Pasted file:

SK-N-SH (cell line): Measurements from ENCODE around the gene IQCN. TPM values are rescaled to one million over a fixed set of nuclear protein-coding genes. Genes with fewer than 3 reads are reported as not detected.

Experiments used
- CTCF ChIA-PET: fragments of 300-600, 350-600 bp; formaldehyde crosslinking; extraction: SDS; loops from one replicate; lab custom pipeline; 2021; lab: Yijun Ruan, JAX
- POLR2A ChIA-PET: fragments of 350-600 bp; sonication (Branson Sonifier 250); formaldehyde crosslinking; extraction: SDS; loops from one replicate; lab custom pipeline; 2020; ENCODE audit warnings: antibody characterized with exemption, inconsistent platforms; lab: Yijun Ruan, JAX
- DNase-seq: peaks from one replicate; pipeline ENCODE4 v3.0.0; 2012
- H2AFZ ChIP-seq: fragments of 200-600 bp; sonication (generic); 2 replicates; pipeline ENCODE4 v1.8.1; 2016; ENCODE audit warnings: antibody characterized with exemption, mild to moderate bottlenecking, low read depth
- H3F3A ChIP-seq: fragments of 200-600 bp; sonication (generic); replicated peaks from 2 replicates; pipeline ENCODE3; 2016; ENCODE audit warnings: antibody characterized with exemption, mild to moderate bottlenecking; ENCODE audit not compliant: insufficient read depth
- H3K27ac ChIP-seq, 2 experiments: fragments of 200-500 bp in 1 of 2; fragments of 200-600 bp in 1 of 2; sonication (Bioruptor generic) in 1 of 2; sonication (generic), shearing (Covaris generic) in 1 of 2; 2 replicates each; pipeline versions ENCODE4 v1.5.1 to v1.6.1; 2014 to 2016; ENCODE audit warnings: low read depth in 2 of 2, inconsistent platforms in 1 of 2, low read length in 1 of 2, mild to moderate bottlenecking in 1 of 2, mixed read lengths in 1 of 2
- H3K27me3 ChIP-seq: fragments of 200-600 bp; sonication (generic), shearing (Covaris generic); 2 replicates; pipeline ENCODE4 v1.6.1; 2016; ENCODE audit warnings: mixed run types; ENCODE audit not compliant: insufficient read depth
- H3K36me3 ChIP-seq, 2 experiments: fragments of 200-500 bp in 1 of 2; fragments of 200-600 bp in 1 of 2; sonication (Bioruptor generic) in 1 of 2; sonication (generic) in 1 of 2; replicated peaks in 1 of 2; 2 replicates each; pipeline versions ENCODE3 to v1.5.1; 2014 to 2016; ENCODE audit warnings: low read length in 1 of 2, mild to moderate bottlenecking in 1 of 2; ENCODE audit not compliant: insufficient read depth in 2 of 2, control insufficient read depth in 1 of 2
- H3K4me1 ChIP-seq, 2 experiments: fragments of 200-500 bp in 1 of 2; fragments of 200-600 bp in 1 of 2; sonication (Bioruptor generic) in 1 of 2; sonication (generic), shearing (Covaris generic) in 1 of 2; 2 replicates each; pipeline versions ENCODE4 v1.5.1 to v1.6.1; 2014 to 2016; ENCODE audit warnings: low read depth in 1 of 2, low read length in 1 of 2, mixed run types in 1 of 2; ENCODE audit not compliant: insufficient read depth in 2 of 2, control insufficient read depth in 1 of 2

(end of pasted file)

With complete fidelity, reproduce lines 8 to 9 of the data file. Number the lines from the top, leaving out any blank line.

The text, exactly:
- H3K27ac ChIP-seq, 2 experiments: fragments of 200-500 bp in 1 of 2; fragments of 200-600 bp in 1 of 2; sonication (Bioruptor generic) in 1 of 2; sonication (generic), shearing (Covaris generic) in 1 of 2; 2 replicates each; pipeline versions ENCODE4 v1.5.1 to v1.6.1; 2014 to 2016; ENCODE audit warnings: low read depth in 2 of 2, inconsistent platforms in 1 of 2, low read length in 1 of 2, mild to moderate bottlenecking in 1 of 2, mixed read lengths in 1 of 2
- H3K27me3 ChIP-seq: fragments of 200-600 bp; sonication (generic), shearing (Covaris generic); 2 replicates; pipeline ENCODE4 v1.6.1; 2016; ENCODE audit warnings: mixed run types; ENCODE audit not compliant: insufficient read depth